Ashland scientist receives patent for invention to reduce surfactants in product formulations

By Andrew McDougall

- Last updated on GMT

Related tags Chemistry Shampoo

A scientist from Ashland Specialty Chemicals has earned a patent for an invention to thicken formulations with fewer surfactants which could benefit skin and hair care products.

The US Patent and Trademark Office issued patent number 7,973,004 to K. Abraham Vaynberg, a research scientist at the Kentucky-based firm, for the invention.

The patent is called ‘Rheology modifier for aqueous surfactant-based formulations,’ and describes how hydrophobically modified polymers can be used to thicken surfactant-based formulations for personal care, oral care, household and institutional applications.

According to Ashland, the invention can create shampoo formulations with fewer surfactants, making shampoos gentler on the environment and potentially offering cost savings to the shampoo manufacturers by using less surfactant.

Lowering amount of surfactants used

The invention is particularly useful in thickening formulations containing lower amounts of surfactants where the traditional thickening approaches do not work.

According to Ashland, the produced formulations have the same feel (i.e. rheology, or viscosity profile) as the traditional formulations found on store shelves everywhere.

"It is always gratifying to find a technical solution that meets customer needs, but what was especially exciting in this case was that we were able to take the newly developed Aquaflow XLS technology for thickening paints and adapt it in an entirely different application,"​ said Vaynberg.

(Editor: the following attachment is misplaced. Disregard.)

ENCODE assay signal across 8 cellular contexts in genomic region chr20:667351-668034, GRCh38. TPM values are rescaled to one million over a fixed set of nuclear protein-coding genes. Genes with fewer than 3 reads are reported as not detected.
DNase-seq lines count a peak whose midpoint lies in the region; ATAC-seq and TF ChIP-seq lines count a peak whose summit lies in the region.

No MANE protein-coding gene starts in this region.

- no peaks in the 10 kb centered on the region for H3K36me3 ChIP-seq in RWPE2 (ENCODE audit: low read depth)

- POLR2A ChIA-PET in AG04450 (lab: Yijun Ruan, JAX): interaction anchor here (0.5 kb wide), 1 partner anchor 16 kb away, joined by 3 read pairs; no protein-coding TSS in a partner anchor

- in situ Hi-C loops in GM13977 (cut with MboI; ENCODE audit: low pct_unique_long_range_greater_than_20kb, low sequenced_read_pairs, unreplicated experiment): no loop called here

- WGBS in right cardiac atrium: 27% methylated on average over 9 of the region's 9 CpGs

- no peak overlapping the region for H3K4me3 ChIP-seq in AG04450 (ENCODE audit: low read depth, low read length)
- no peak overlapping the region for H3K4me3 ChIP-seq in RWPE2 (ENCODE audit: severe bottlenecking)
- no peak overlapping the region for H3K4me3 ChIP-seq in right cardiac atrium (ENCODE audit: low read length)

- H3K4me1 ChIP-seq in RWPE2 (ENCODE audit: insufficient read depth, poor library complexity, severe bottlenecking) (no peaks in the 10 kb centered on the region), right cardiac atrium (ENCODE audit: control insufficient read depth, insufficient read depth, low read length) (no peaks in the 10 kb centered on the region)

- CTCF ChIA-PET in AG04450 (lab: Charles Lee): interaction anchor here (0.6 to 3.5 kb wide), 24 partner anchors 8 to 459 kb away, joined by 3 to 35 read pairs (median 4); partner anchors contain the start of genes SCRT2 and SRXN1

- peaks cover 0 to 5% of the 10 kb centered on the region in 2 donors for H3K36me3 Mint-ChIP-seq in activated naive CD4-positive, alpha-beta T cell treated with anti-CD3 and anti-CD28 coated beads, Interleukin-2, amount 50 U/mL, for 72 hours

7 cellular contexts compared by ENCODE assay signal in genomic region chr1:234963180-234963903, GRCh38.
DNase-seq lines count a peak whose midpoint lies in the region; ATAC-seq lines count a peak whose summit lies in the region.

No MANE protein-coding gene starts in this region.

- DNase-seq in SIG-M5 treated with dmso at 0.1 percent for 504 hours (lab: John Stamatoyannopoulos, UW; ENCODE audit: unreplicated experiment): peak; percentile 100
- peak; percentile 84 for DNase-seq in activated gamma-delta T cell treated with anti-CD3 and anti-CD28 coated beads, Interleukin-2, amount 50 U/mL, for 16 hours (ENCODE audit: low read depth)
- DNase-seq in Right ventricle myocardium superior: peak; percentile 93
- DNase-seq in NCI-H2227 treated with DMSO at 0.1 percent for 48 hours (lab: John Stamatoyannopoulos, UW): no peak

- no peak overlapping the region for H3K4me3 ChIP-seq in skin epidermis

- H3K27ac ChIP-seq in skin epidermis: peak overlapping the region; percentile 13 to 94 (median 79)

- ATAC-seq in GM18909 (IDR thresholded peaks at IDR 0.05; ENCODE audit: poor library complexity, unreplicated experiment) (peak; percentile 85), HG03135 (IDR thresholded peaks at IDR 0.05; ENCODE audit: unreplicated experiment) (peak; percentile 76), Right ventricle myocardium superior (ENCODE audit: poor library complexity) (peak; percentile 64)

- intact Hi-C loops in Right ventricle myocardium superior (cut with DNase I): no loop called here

"Obviously, such adaptations are the most cost effective option from a product development standpoint and make perfect business sense.”

Vaynberg continued to explain that in addition, industries involving hair care, skin care, household cleaners, wipes and detergents can derive benefits from the patent.

Recent acquisition

Ashland recently acquired specialty chemicals manufacturer International Specialty Products (ISP) in a move to expand its business in the global market, especially in personal care.

It is reported it paid $3.2bn (€2.2bn) for New Jersey-headquartered ISP in an agreement that closed in September.

Ashland said the acquisition strengthens its position in many high growth, high margin markets such as personal care, with its skin care, hair care and oral care sectors, as well as targeting the pharmaceutical market.

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